fifth year Ph.D. student in biological sciences

Co-advisors: Daniela Cimini and Linsey Marr

Ellen Garcia graduated from Colorado Mesa University with a B.S. in Biological Sciences. She joined the BIOTRANS program with an interest in cell biology and how biology and engineering interface, but Garcia did not have a clear idea what research she wanted to focus on. She found the rotations to be helpful in determining what she found most interesting, and what she wanted to concentrate on for her dissertation project. What was the rotation process like? Ellen had three extremely successful rotations in the labs of Dr. Marr, Dr. Schmale, and Dr. Cimini for ten weeks each; she has a publication resulting from each of her rotation projects. “In Dr. Marr’s lab, in the department of civil and environmental engineering in the College of Engineering, I worked closely with her post-doc on a project to quantify the amount of virus and bacteria that is in the outdoor air. I did my second rotation with Dr. Schmale’s lab where I did an analysis on the microbes that are found in raindrops. I designed an apparatus to collect raindrops using liquid nitrogen so the raindrops would ‘superfreeze,’ and I could then perform analyses to see what bacteria and fungi were found in each individual raindrop. I have a first-author manuscript forthcoming from this research. My third rotation was with Dr. Cimini’s lab where I researched the effect on cell division by silver nanoparticles. How did you know which lab to choose? “I ultimately chose to work in Dr. Cimini’s lab because I enjoyed the focus on cell biology. The rotation project on how silver nanoparticles affect cell division that I began in her lab became my dissertation project, and I’m currently writing a manuscript describing the findings from this project. Dr. Marr co-advises me as part of the engineering track.” Ellen is continuing her dissertation research on silver nanoparticles and cell division in Cimini’s lab and then collaborating with Marr’s lab on a side project to localize virus in respiratory droplets using microscopy.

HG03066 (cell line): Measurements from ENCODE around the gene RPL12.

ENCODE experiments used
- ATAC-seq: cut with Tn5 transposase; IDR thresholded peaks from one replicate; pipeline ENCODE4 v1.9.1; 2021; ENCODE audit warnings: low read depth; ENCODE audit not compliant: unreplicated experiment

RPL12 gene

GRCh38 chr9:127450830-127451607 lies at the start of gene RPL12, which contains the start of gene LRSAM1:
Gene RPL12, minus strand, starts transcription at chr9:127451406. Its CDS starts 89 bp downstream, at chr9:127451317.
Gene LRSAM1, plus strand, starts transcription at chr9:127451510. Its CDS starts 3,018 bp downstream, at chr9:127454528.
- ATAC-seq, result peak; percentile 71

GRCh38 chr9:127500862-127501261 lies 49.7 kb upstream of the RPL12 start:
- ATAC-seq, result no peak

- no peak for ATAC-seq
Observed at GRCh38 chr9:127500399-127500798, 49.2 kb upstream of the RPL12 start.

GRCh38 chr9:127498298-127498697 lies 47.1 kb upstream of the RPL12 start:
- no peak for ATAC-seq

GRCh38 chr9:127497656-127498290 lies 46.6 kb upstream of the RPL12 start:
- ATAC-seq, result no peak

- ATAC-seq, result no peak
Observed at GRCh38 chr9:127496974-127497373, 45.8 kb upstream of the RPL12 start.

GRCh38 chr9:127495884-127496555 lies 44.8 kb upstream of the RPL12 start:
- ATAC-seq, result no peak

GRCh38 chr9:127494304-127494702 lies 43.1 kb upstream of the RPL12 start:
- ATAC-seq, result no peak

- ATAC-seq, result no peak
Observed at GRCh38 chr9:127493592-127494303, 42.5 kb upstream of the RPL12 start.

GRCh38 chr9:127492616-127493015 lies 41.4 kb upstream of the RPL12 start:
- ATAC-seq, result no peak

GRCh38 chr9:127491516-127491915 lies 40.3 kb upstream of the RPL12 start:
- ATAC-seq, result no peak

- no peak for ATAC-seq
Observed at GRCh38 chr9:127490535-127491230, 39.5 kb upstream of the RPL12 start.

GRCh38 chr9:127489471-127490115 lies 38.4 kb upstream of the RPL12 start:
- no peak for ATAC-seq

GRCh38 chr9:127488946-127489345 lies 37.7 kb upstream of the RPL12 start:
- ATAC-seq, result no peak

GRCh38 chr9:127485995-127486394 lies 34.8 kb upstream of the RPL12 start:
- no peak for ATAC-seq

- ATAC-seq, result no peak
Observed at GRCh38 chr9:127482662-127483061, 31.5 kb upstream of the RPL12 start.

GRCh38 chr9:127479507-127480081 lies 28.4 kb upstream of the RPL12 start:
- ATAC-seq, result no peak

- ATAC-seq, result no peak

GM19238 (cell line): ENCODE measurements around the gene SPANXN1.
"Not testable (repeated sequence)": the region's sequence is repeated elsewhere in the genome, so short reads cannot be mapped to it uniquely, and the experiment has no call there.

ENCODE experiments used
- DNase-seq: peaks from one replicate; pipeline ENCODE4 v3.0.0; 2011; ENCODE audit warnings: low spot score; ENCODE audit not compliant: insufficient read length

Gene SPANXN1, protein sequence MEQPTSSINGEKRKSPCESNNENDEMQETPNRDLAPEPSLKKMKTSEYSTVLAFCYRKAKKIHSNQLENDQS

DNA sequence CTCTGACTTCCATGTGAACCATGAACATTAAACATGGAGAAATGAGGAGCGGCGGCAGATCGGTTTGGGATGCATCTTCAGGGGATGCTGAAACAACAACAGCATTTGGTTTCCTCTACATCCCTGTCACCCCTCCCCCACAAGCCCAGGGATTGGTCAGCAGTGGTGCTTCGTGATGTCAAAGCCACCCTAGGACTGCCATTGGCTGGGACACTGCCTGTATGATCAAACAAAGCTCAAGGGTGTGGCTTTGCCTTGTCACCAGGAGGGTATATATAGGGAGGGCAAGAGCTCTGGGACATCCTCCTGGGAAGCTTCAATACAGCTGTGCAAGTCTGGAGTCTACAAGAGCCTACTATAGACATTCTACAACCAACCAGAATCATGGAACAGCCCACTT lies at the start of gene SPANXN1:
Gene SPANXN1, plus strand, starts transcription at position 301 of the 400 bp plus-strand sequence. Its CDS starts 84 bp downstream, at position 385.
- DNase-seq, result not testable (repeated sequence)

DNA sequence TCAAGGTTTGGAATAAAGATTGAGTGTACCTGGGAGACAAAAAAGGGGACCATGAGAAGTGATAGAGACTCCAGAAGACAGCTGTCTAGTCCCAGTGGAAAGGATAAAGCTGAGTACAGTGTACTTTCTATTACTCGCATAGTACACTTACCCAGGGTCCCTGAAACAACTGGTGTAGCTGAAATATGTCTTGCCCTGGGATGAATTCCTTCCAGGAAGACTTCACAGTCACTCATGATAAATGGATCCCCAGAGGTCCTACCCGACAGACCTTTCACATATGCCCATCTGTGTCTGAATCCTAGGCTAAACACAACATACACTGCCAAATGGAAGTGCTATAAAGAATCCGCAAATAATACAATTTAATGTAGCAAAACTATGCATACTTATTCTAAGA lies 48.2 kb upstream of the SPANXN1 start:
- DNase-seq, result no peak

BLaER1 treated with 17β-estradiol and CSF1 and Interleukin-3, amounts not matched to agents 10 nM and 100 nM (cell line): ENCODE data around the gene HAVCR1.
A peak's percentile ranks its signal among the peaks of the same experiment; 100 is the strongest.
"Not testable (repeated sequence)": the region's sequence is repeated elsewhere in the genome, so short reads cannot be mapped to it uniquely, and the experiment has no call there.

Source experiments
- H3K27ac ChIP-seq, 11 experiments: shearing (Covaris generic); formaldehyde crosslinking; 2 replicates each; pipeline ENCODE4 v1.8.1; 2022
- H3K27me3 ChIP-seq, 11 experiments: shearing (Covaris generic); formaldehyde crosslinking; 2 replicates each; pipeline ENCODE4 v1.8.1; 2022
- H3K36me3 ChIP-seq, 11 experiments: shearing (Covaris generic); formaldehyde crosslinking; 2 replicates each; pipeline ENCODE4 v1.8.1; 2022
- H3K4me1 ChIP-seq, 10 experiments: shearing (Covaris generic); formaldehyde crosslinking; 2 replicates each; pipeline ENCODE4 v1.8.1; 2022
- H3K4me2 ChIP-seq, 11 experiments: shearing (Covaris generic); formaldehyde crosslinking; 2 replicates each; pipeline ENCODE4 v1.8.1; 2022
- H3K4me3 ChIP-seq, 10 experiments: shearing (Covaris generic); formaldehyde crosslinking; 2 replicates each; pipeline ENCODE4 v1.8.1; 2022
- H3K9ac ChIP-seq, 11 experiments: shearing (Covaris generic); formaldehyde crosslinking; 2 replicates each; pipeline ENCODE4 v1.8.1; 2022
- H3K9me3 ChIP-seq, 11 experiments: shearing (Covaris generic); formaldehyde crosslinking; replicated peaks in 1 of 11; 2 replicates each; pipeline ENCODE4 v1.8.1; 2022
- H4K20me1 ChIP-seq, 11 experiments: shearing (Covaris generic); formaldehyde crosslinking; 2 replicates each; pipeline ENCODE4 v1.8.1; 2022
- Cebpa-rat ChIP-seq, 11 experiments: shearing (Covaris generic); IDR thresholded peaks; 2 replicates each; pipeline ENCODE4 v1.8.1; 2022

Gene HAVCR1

G R A D U AT E Isaac Yeaton

Ph.D. in biomedical engineering and mechanics, graduated February 2018 Co-advisors: Jake Socha and Shane Ross

Isaac Yeaton came to Virginia Tech after receiving his bachelor’s degree from the University of New Hampshire in mechanical engineering. He began his Ph.D. in a mechanical engineering lab at Virginia Tech, but heard about the BIOTRANS program through Shane Ross, a professor of biomedical engineering and mechanics in the College of Engineering, and became intrigued by the interdisciplinary nature of the program.

What was the rotation process like? “I rotated through the three labs of Dr. Schmale, Dr. Ross, and Dr. Socha. In Dr. Schmale’s lab, I studied airborne ice nucleating microbes that could change the freezing point of water. At the beginning of the program, I took Dr. Socha’s class on animal motion, and then rotated through his lab, where I studied the aerodynamics of flying snakes and 3-D camera calibration. I then rotated through Dr. Ross’ lab, where I worked on mathematical models for studying flying snakes.” How did he know which lab to choose? Yeaton was so fascinated by

the snake research from his rotations that he ended up focusing on this research for his dissertation project and working with both Dr. Socha and Dr. Ross. He ended up creating three mathematical models for studying the movements of snakes. The kinematics model calculates how the snake undulates based on the serpenoid curve, mimicking the traveling wave of muscle down the snake’s body. The dynamics model determines how the snake’s body translates and rotates during the simulated glide. Lastly, the aerodynamics model allows scientists to estimate local forces acting on the snake’s body.